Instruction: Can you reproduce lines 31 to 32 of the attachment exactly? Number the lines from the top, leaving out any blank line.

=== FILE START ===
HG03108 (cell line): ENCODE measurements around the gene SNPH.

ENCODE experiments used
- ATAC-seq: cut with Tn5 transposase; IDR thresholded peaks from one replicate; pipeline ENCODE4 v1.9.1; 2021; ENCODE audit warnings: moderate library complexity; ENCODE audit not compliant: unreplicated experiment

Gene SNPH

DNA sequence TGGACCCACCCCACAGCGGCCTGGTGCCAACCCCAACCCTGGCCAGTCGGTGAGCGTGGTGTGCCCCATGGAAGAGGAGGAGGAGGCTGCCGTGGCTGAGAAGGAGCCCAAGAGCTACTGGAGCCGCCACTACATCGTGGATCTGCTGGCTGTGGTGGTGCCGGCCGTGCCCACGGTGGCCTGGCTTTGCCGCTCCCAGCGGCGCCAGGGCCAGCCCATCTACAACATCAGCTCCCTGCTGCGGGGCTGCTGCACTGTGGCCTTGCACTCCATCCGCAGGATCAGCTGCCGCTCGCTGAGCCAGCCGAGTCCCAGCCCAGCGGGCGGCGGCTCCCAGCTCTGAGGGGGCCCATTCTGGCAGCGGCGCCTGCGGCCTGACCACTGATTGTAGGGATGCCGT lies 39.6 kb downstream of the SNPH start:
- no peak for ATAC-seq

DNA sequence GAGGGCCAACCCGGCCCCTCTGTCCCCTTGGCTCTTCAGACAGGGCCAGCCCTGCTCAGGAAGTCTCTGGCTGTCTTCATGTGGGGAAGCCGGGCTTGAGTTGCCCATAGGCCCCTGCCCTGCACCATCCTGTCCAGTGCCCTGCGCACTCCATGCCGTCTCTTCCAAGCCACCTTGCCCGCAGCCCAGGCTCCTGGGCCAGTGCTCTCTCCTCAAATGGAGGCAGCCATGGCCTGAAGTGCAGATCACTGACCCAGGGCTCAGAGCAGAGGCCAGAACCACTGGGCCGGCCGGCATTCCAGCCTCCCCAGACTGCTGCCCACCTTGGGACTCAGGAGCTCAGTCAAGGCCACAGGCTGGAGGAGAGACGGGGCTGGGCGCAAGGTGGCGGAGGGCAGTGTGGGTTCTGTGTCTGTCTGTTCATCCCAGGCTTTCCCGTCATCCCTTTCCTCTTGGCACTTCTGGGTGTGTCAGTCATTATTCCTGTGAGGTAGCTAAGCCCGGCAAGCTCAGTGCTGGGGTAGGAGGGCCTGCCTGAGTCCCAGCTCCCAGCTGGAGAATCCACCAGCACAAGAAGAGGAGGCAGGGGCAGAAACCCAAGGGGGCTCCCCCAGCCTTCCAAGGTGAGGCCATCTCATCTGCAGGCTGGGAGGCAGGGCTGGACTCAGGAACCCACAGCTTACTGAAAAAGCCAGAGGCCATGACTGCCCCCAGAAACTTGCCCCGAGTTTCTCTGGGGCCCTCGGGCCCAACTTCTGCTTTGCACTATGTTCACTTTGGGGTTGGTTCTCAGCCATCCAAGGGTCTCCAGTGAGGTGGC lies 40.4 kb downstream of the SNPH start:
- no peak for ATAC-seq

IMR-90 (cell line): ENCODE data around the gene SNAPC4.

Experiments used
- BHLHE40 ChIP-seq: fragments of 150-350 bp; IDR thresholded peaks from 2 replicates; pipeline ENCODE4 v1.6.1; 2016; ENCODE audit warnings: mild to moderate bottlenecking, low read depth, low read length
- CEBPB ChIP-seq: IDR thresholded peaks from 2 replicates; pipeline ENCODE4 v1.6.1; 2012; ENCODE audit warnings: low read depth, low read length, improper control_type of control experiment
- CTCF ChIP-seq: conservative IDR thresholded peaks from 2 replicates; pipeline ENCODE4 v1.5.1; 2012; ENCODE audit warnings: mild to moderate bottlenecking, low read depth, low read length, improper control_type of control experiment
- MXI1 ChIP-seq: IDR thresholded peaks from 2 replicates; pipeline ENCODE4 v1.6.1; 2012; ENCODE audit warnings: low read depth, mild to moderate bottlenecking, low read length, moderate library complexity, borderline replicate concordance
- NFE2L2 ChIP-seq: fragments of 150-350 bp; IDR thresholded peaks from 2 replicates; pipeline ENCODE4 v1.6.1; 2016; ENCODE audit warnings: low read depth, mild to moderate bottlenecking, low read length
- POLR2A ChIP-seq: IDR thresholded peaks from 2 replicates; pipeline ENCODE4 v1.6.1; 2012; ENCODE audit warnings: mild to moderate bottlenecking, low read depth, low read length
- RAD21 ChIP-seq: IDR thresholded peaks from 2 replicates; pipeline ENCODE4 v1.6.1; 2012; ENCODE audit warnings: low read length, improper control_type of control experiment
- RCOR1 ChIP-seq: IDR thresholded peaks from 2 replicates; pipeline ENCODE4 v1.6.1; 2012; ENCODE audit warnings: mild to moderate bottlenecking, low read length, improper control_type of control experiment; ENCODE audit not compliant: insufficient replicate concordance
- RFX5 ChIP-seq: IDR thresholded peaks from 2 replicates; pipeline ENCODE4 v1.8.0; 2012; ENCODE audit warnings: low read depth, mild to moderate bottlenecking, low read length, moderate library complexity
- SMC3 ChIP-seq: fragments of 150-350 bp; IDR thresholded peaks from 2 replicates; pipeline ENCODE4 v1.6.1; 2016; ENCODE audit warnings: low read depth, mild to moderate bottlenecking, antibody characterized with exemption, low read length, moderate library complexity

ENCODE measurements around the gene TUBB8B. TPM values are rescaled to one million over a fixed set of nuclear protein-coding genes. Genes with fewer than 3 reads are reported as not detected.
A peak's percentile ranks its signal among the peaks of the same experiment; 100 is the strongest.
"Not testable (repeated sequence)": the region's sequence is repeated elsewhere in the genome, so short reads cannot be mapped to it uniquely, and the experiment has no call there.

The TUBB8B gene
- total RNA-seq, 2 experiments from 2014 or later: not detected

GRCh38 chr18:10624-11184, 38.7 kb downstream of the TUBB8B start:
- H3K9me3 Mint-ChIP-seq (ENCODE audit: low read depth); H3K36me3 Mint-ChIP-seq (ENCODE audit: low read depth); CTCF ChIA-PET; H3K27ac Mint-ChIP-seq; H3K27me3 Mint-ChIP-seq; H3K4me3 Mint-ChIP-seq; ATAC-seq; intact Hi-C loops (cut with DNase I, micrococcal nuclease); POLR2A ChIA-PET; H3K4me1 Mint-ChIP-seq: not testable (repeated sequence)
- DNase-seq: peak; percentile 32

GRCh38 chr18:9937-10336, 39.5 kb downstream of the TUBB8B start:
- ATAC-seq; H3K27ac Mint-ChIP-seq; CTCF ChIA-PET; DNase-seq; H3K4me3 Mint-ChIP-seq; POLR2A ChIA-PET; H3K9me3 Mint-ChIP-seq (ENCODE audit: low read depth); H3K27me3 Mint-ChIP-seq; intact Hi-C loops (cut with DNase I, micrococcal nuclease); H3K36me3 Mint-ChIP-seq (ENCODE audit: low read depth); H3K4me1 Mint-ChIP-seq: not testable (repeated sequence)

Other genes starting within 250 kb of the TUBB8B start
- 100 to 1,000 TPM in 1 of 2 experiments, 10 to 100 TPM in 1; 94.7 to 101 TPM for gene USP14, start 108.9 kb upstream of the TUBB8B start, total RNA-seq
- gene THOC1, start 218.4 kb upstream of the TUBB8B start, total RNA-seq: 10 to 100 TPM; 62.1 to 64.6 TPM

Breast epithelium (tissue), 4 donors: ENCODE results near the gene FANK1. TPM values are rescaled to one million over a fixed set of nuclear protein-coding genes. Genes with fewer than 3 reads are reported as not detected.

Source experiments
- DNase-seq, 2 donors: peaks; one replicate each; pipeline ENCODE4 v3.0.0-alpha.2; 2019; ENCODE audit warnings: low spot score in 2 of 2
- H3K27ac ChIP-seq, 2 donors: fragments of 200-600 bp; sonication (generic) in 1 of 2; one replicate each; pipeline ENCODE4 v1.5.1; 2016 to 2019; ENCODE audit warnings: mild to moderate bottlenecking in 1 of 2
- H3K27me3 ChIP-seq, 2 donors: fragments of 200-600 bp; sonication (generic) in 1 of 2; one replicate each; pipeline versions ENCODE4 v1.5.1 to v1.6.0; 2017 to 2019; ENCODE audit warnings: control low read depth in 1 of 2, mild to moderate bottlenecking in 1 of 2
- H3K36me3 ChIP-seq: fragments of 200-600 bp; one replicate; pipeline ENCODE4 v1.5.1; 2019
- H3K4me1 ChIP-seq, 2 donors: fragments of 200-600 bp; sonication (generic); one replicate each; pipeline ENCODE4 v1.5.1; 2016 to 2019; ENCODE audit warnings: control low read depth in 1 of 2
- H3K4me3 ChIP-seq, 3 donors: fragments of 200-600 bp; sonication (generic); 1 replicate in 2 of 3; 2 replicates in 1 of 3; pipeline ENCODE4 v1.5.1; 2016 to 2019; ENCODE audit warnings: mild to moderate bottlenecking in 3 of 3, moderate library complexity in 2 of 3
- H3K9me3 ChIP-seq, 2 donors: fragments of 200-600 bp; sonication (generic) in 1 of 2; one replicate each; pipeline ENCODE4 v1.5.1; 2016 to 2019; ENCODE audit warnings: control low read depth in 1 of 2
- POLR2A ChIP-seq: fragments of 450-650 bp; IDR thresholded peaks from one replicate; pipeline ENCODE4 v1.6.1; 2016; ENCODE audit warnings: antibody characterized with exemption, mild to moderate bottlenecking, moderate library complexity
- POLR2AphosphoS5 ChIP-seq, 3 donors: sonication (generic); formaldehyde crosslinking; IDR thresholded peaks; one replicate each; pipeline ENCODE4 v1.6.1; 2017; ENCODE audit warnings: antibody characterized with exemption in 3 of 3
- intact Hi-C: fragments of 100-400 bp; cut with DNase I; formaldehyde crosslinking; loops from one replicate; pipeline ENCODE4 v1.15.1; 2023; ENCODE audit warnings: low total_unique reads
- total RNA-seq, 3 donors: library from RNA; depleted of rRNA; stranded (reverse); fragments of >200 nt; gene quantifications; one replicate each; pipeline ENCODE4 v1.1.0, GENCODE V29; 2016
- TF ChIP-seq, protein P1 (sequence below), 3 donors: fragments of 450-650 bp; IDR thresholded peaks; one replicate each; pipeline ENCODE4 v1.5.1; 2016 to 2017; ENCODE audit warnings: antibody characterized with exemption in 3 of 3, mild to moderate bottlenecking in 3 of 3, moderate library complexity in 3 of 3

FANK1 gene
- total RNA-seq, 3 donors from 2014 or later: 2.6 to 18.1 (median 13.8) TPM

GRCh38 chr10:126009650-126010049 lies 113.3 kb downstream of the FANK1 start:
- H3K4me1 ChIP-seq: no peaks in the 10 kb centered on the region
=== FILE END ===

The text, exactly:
Other genes starting within 250 kb of the TUBB8B start
- 100 to 1,000 TPM in 1 of 2 experiments, 10 to 100 TPM in 1; 94.7 to 101 TPM for gene USP14, start 108.9 kb upstream of the TUBB8B start, total RNA-seq